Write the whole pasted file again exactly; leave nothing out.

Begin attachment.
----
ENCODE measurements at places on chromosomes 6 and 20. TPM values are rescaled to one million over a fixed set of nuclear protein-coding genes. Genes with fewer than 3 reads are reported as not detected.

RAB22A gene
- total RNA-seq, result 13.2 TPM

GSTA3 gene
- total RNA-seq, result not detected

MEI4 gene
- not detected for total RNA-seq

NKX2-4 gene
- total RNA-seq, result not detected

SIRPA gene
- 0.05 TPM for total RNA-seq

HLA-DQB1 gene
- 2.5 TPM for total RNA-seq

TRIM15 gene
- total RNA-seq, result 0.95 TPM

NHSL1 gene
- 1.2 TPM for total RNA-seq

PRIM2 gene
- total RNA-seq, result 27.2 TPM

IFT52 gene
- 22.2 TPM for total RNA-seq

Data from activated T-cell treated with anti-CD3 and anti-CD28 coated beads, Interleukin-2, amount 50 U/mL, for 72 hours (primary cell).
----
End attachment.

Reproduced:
ENCODE measurements at places on chromosomes 6 and 20. TPM values are rescaled to one million over a fixed set of nuclear protein-coding genes. Genes with fewer than 3 reads are reported as not detected.

RAB22A gene
- total RNA-seq, result 13.2 TPM

GSTA3 gene
- total RNA-seq, result not detected

MEI4 gene
- not detected for total RNA-seq

NKX2-4 gene
- total RNA-seq, result not detected

SIRPA gene
- 0.05 TPM for total RNA-seq

HLA-DQB1 gene
- 2.5 TPM for total RNA-seq

TRIM15 gene
- total RNA-seq, result 0.95 TPM

NHSL1 gene
- 1.2 TPM for total RNA-seq

PRIM2 gene
- total RNA-seq, result 27.2 TPM

IFT52 gene
- 22.2 TPM for total RNA-seq

Data from activated T-cell treated with anti-CD3 and anti-CD28 coated beads, Interleukin-2, amount 50 U/mL, for 72 hours (primary cell).